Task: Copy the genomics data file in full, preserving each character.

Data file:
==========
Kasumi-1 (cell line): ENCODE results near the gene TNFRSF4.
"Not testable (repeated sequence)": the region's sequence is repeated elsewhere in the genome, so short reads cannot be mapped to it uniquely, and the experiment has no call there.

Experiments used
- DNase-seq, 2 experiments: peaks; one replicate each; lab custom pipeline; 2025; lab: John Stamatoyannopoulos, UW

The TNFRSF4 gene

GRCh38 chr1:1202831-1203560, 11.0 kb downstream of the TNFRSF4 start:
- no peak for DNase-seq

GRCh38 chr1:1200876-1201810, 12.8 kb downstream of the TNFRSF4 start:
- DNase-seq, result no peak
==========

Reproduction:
Kasumi-1 (cell line): ENCODE results near the gene TNFRSF4.
"Not testable (repeated sequence)": the region's sequence is repeated elsewhere in the genome, so short reads cannot be mapped to it uniquely, and the experiment has no call there.

Experiments used
- DNase-seq, 2 experiments: peaks; one replicate each; lab custom pipeline; 2025; lab: John Stamatoyannopoulos, UW

The TNFRSF4 gene

GRCh38 chr1:1202831-1203560, 11.0 kb downstream of the TNFRSF4 start:
- no peak for DNase-seq

GRCh38 chr1:1200876-1201810, 12.8 kb downstream of the TNFRSF4 start:
- DNase-seq, result no peak